Thal Pals Comic #16

June 22, 2009 – Maria has her T2* results back.

Thal Pals 16

Next episode will be posted on 07/06/09.   

Funding for Thal Pals comes from an unrestricted educational grant from Novartis Pharmaceuticals.  Story – Craig Butler.  Art- John Thornton. Copyright 2009 by Cooley’s Anemia Foundation. 

 What is T2*?  
 (The following information on T2* is reprinted from the September 2007 CAF MEDICAL UPDATE.) 

People with thalassemia are encouraged to

get T2* measurements to help assess their

cardiac health. What is a T2*?

T2* is the measure of how fast an MRI image of

the heart darkens.


When a person gets a T2* score, exactly what

is that score measuring?

The lower the T2*, the greater the amount of

iron in the heart. (Editor’s note: T2* provides a

measurement that reflects the amount of iron

in the heart.) A T2* greater than 20 ms means

that there is no detectable cardiac iron. The

risk of heart trouble increases steeply as heart

T2* falls below 10 ms. Having an abnormal T2*

is like having an abnormal cholesterol. Many

patients with elevated cholesterol feel fine and

have normal heart function….but they are at

higher risk over time.


Is the MRI measuring the amount of iron in

the heart, or is it providing a different kind of


It depends. Variation in T2* for values greater than 20 ms can reflect differences in factors

besides iron, such as blood flow, cardiac

motion, and image artifacts. However, changes

in T2* for values less than 20 ms are

determined almost exclusively by tissue iron.


Sometimes, a person may have a T2* score

that is low enough to cause concern, but

his/her serum ferritin may be at a very

reasonable level and s/he may have a clear

echo. How concerned should a person in

this situation be?

High ferritin values and high liver iron

concentrations should always be concerning,

regardless of the heart T2* value. However,

the converse is also true. Some patients have

severe cardiac iron deposition (low T2*) and

heart problems, despite apparently good

chelation as measured by ferritin and liver iron

values. The situation of high heart iron with

low liver iron occurs because the heart and

liver take up and release iron at different rates

and by different chemical pathways. These

patients need changes in their chelation

regimen to specifically improve their cardiac

chelation, such as 24/7 Desferal (Desferal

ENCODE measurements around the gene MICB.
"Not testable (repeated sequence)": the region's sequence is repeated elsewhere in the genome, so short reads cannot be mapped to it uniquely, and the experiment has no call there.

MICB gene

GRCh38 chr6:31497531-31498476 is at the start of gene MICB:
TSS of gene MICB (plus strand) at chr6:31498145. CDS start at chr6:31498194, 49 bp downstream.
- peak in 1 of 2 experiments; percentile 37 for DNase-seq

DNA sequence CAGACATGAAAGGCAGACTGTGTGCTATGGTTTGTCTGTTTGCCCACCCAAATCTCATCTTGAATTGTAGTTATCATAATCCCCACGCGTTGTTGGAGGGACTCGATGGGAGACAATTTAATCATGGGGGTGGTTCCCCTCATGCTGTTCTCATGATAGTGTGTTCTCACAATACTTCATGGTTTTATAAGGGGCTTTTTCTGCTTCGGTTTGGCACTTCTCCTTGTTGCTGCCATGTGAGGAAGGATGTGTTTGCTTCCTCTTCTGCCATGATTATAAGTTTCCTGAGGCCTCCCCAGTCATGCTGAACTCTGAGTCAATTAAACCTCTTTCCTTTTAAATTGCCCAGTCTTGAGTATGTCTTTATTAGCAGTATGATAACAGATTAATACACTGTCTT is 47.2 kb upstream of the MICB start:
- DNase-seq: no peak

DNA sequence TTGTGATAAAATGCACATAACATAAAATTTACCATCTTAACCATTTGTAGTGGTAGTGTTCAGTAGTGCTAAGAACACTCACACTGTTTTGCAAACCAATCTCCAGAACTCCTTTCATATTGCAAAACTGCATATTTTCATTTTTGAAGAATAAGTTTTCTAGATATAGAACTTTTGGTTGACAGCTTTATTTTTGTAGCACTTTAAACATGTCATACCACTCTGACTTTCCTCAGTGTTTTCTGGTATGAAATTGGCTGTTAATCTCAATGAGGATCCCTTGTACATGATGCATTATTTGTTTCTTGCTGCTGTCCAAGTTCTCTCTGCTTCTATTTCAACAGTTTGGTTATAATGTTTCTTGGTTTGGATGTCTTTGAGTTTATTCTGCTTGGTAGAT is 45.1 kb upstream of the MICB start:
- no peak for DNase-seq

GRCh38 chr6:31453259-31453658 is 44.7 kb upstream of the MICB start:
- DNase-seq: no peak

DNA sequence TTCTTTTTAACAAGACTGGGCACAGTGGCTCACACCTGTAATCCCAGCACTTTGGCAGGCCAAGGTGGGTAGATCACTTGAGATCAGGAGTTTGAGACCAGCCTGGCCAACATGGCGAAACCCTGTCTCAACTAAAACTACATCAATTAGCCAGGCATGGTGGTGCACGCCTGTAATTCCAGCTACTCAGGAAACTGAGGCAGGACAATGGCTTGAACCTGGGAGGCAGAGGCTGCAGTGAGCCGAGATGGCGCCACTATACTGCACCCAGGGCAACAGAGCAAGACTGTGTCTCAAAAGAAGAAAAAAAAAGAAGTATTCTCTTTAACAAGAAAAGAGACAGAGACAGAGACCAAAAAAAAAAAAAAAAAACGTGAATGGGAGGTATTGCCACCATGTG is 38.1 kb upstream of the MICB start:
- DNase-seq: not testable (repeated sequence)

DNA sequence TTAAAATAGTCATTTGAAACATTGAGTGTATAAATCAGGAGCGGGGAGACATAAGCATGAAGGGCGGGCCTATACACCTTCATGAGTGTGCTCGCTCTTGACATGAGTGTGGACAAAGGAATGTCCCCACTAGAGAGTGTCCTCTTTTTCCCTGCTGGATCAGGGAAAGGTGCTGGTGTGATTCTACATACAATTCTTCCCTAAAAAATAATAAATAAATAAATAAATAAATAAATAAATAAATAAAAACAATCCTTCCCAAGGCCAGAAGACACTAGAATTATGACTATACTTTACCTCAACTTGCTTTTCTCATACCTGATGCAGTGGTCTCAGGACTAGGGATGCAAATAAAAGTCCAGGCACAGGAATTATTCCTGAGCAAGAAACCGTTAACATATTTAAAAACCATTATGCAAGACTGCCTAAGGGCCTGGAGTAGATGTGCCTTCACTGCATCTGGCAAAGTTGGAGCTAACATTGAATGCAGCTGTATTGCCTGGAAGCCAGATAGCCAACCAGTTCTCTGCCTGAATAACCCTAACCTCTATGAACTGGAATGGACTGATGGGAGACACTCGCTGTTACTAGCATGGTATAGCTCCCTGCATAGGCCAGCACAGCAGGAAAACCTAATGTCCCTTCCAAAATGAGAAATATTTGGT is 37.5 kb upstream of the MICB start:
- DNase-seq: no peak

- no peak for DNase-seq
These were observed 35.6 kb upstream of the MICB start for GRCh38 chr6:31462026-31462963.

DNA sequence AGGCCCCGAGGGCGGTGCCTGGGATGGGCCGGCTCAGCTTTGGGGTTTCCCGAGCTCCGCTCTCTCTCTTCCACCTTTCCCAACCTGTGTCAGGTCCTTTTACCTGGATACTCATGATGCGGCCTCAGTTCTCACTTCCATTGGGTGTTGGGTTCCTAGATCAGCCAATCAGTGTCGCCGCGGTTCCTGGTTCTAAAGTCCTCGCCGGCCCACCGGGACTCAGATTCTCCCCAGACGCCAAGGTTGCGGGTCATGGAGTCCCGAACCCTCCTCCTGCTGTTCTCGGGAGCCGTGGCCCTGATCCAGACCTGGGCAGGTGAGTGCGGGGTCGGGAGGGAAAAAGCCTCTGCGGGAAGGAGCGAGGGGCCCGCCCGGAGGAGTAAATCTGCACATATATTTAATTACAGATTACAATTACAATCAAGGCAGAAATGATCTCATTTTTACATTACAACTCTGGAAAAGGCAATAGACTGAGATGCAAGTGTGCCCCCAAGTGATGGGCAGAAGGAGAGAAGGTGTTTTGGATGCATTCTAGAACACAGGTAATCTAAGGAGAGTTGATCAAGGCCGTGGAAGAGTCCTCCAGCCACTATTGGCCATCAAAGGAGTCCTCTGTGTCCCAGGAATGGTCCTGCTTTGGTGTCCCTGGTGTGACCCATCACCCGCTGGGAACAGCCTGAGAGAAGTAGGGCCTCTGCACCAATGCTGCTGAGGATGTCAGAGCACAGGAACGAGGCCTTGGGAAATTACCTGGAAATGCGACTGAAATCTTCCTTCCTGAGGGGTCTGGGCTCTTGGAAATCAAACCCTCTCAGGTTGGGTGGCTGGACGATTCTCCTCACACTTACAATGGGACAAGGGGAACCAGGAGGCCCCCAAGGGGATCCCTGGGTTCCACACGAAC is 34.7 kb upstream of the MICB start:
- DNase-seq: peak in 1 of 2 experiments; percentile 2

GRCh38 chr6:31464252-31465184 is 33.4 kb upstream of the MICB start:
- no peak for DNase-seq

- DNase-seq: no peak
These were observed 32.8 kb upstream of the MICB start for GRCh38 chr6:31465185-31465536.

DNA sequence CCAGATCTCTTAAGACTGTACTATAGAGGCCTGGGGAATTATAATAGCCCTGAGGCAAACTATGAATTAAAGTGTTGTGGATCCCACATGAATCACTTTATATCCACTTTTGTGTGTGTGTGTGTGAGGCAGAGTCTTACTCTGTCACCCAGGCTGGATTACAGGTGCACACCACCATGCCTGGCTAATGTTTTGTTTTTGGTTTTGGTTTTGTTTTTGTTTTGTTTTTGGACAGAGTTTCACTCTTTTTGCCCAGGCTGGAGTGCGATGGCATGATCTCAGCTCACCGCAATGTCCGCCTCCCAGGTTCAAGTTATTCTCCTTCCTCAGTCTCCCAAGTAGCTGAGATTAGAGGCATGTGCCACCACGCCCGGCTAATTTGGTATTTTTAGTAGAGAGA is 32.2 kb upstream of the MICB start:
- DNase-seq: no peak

administered 24 hours a day/7 days a week)or

oral chelation therapy, with careful observation

to prevent overchelation.


In situations where there is a low T2* and a

clear echo, what do you recommend the

patient do? Should chelation regimens be


A low cardiac T2* should prompt a complete

review of the patient’s transfusion and chelation regimens, as well as the ferritin and liver iron histories. The change in cardiac T2* over time is much more helpful than a single value. If the

cardiac T2* is improving (rising) and the patient has normal function, no change in the chelation regimen is necessarily indicated.


If no action is taken, how soon until you

observe changes in the echo indicating a

serious cardiac condition?

The time between detection of an abnormal

heart T2* and development of new

echocardiogram abnormalities has not been

well characterized. It is on the order of a few

months to a few years and appears to be

shorter for higher cardiac iron levels. Waiting

until echocardiographic parameters change,

however, is a bad idea because not all patients

can be rescued with intensive chelation.


For episode 15, click here

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For episode 13, click here.

For episode 12, click here.

For episode 11, click here.

For episode 10, click here.

For episode 9, click here.

For episode 8, click here.  

For episode 7, click here.

For episode 6, click here.

For episode 5, click here.  

For epsiode 4, click here.

For episode 3, click here.

For episode 2, click here.

For episode 1, click here

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